When travelling to Spain, it seems the LaLiga Santander VAR display paints the same picture, one of promise and hope for the future of football with its introduction to video assistant refereeing. It was first introduced in 2018 and stats from the La Liga website show that VAR made 1,420 silent checks across the beginning 120 matches of it in place. Not only did this mean better decisions were being made, but by having silent checks that don’t interrupt play, fans still receive a smooth viewing that is more accurate in officiating.

All this is positive for European football everywhere, but why hasn’t VAR had the same positive impact on football in England? One of the controversies this season was in a game between Liverpool vs Spurs when Luis Diaz had his goal against Tottenham for offside. Even after VAR checks the offside, the wrong decision is still given. Fans were furious at the decision and VAR yet again made an incorrect decision.

Audio from the VAR officials was released online showing the mistake.

The fury and controversy only got worse however, when audio from the VAR officials was shared online. The video shows the officials communicating through the process to what looked well, but it seems there was a mix up between the leading referee, who misheard their decision and disallowed the goal.

Again in a recent game between Arsenal vs Newcastle, VAR reviewed what looked like to many as a clear foul on defender Gabriel, with Newcastle player Joelinton having both his hands on the Arsenal defender. The foul wasn’t given and the goal was, concluding in Arsenal’s first loss in the Premier League this season. Audio from the Sky Sports Premier League posted on Twitter shows the whole goal being checked and talked through by officials, who still provide the wrong decision in the game.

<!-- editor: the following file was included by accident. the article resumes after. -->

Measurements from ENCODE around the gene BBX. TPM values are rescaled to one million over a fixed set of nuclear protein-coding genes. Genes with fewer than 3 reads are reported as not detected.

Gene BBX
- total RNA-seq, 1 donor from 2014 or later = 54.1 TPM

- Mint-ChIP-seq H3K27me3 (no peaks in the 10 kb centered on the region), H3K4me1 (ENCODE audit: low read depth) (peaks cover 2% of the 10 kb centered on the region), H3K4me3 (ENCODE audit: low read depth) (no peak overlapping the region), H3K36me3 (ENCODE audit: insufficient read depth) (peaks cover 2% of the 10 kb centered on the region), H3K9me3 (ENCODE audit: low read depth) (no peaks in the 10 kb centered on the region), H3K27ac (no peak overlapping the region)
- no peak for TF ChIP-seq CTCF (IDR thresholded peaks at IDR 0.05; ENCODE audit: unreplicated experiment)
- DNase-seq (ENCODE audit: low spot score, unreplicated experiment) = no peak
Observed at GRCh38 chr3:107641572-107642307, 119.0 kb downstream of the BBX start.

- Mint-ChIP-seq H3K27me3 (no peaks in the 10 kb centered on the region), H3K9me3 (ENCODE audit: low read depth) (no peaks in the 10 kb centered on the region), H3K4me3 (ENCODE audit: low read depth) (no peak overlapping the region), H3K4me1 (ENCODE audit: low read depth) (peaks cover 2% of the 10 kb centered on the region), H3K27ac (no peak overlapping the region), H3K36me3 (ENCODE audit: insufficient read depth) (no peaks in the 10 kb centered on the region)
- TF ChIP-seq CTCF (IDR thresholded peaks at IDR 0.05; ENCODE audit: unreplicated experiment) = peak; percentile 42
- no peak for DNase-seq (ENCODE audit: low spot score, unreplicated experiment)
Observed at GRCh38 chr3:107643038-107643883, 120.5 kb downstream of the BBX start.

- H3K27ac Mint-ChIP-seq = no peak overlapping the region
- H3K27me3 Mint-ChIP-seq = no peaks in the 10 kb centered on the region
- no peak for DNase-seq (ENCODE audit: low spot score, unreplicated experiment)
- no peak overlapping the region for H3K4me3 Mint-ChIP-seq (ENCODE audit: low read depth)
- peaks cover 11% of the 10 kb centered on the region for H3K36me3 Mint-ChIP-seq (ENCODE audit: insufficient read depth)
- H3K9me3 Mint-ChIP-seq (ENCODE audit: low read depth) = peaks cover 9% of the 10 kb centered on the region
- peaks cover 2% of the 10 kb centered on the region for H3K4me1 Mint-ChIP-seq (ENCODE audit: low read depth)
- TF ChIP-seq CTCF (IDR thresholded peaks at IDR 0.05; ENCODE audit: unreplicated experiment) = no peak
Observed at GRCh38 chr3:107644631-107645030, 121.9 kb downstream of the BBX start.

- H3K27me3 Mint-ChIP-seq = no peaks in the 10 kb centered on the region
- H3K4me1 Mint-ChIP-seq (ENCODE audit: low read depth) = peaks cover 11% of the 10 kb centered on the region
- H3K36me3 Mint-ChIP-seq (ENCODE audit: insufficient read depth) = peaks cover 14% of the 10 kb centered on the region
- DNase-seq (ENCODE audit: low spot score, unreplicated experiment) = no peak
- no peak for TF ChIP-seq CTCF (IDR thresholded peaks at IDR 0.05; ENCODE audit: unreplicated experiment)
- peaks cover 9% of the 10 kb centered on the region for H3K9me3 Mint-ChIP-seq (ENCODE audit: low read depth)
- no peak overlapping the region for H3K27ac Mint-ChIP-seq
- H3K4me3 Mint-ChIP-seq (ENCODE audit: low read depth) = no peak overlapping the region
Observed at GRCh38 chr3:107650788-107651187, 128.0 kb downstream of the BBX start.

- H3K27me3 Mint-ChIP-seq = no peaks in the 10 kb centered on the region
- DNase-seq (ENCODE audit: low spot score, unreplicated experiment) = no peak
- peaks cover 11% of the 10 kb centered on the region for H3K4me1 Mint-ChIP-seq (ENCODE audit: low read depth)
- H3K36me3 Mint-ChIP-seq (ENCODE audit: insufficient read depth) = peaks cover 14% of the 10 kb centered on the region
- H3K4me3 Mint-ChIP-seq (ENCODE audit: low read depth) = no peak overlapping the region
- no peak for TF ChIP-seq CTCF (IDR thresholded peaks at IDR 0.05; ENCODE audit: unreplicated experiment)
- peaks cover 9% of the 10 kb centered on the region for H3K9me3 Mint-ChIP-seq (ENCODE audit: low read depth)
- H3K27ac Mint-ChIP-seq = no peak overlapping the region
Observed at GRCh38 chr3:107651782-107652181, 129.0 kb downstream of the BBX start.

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Video on Twitter shows Joelinton push on Gabriel.

VAR has a clear objective to reduce the amount of errors in the game, to enhance the viewing experience and to provide a fair game of football with not too many interruptions. Video technology has been used in sports for years and overall has been a success but it seems VAR in football has certainly had its moments of creating the opposite effect of it’s very purpose. In retrospect there is nothing wrong with implementing VAR, but it seems most of the complaints surrounding it come from the change of laws in the game and VAR has just made the problems with these new laws more obvious, 

PGMOL have implemented their new laws with the use of VAR because it’s believed technology can always spot an infringement on a law. A change must be made so changes to laws in the game can be applied accurately without the use of technology with it. It seems there is a lack of transparency between officials, fans and players as when a VAR decision is being made, no one in the stadium has any idea what is going on and players on field often are hounding the ref when making their decision, putting them under even more pressure which then often results in rushed or misjudged decisions. 

Part of the solution to this is making it clear to fans what is going on, by providing the VAR’s view to the crowd, so they are provided with the same images and understanding whilst the game is being played. Ultimately the problem of VAR is heavily linked to the troubles going on in PGMOL

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Fans are often left in the dark when they can’t see what’s going on with the VAR.

PGMOL has a serious communication problem and former Chief Mike Riley stated that from the start of VAR that there needs to be better consistency in decisions and timing of decisions must improve. 5 Years on from VARs beginning and it seems PGMOL aren’t doing enough to improve its system, even with newly appointed Howard Webb, who also admits there are clear problems with slow decision making and the technology appearing eradicate, PGMOL must determine a better structure so officiating in the Premier League can get back to where it was, even with VAR still in place.